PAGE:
young man joyfully, "and I will quickly
go home to tell father about my great luck."
A BOAT WITH A BAD NAME.
Sailors Superstition Make a Boston Yacht
Everybody is accustomed enough to the
fact that sailors are superstitious to a very
high degree,and it is understood that a craft
which they account unlucky stands small
chance of getting a crew. It is not so well
appreciated that educated yachtsmen often
share these superstitions to a marked degree.
One expects to find them smiling at the
notions of the sailors, but the fact is that
atter they have smiled thereat they yield
obedience to the superstitious fear.
A case in point is that of the yacht Sun
beam, a boat which is well enough known to
those who have cruised on the North shore.
A lew years ago the Sunbeam rolled over
on the ways and killed a man, and thereby
the boat so" thoroughly spoiled her reputa
tionthat now there are comparatively lew
who care to sail in her, and although she
has been offered for sale at a price far below
what she wonld readily bring, were it not for
her unlnckly reputation, she cannot be sold.
Perhaps one' should allow something for the
dislike a man might have to feel that there
was" any unpleasant association connected
with a thing so dedicated to pleasure as is a
yacht, but, as a matter of fact, it is to be
doubted it this would weigh very heavily
against a reduced price were it nut that the
secret terror of a superstition it added.
I dreamed not that in all the world,
Or jet in all the skies,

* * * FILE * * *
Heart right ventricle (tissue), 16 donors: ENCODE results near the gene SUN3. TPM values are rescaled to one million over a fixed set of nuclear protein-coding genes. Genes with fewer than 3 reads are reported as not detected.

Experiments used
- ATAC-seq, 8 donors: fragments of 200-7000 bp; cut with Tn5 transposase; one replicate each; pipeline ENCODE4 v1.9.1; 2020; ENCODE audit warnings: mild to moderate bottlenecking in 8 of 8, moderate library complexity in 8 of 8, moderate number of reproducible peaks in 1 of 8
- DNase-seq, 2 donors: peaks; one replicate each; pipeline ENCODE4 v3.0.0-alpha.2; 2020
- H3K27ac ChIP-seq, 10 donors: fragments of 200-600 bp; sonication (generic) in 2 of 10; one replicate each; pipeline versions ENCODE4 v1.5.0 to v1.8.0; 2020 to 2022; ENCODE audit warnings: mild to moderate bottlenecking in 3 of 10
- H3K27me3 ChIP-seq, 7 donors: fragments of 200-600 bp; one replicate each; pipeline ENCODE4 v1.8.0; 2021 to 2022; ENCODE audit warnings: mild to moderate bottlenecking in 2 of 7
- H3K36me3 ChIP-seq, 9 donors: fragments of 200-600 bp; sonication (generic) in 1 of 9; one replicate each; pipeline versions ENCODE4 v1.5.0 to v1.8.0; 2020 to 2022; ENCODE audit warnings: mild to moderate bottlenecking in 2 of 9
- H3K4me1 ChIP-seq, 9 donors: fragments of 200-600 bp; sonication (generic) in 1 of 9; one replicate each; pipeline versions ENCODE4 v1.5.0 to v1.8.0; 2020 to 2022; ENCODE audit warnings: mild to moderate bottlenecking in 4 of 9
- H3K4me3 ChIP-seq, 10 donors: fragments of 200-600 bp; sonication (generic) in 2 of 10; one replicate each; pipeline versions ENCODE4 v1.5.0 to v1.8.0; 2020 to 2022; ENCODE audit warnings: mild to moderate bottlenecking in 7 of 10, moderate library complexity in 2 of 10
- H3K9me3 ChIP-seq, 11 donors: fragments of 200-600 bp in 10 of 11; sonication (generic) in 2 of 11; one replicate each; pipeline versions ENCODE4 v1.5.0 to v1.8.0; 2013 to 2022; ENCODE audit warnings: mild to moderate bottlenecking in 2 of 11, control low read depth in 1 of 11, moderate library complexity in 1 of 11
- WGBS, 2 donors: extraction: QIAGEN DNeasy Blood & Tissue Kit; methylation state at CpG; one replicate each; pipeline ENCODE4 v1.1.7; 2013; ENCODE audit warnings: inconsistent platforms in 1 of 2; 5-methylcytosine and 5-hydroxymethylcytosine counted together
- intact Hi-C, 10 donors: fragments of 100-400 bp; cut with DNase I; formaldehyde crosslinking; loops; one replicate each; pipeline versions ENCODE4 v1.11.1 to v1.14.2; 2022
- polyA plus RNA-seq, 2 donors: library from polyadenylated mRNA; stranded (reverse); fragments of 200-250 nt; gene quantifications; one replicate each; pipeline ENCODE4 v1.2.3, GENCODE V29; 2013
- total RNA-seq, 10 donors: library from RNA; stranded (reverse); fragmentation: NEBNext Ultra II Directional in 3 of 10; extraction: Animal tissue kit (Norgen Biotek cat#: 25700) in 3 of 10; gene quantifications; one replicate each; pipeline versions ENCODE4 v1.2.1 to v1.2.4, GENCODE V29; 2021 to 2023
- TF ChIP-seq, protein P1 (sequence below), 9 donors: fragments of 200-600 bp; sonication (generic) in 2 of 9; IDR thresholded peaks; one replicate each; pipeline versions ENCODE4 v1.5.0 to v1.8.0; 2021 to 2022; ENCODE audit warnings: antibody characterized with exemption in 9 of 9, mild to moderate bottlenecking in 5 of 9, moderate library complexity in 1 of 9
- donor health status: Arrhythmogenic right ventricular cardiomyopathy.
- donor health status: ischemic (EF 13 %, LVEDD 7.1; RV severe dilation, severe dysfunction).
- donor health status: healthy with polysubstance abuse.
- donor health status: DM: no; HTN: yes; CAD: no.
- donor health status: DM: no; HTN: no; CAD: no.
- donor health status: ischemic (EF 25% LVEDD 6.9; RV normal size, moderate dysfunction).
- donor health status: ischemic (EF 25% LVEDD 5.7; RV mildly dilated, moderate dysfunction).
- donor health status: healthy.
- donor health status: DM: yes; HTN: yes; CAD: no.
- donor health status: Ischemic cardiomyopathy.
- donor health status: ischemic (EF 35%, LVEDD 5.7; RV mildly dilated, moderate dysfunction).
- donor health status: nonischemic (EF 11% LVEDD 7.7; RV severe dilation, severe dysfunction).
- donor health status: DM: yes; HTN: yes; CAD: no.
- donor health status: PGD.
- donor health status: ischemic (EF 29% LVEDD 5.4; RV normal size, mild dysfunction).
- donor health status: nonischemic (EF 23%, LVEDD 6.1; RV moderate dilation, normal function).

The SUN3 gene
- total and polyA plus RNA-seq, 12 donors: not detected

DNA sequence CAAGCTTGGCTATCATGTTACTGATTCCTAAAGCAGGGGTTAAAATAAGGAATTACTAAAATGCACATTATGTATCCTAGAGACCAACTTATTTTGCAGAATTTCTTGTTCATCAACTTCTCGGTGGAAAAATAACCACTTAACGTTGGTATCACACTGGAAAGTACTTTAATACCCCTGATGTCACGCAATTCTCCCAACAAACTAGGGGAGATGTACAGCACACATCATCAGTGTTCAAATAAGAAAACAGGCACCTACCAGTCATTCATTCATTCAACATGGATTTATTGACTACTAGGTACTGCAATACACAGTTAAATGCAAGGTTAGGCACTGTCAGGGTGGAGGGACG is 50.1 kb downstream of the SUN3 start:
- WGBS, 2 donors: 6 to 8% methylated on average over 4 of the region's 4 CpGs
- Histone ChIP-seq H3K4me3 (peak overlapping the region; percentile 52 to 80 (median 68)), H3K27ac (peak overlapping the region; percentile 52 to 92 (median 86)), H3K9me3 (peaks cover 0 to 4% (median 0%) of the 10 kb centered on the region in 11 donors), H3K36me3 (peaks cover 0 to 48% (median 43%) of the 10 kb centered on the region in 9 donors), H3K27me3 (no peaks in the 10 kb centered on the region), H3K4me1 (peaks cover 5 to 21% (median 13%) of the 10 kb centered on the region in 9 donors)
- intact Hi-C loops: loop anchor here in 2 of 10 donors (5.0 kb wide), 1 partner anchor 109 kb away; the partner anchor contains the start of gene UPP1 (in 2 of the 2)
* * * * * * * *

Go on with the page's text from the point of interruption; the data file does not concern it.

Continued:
Sly ove still held for me unfurled
Much banners of surprise.
A gleam of bine across the gloom
Of all tho darkest hours
Death ever robbed of love and home
Then blue and cold in showers.
What brought thee from the mountain's
What led thee to the sea?
Thou angel of eternal light,
Thou star of destiny.
What gave the hours their hallowed peace f
What shone upon the sear
What taught the raging storm to cease?
Wast love 'twlxt thte ed met
"My words are spirit," salth the Lord;
And ever on the wave
Of silence, as by burning word,
X come and seek and save.
W. -H. Thome, in Philadelphia Timet.
The Old Man of the Lake.
BIDING ON THE KAIL.
Oliver Optic Talks About His Travels
in Forefen Lands.
PARLOR CARS IN ENGLAND.
Some Comforts and Discomforts of Euro
THE CRACK TRAIN OF THE C0NT1NEST
nrnrrrsx for na dispatch.j
On the Midland Eailwayfrom Edinburgh
or Glasgow, or from Liverpool, to London,
certain express trains are run with Pullman
cars attached to them, including parlor cars
by day and sleepers by night. For the
parlor car no extra charge is made, but seats
in them are furnished to any first-class
passengers. For a sleeper the supplementary
charge is 5 shillings, or 51 25. On both
cars there are porters who are called "at
tendants," and those I have met were gentle
manly and intelligent men.
I have made three trips between London
and Liverpool in the Pullman day car, of
which there was never more than one on a
train, while there were at least a dozen of
the ordinary compartment cars, or "car
riages," as they are invariably called in
Europe. I noticed that on each of these
journeys not more than three or four of the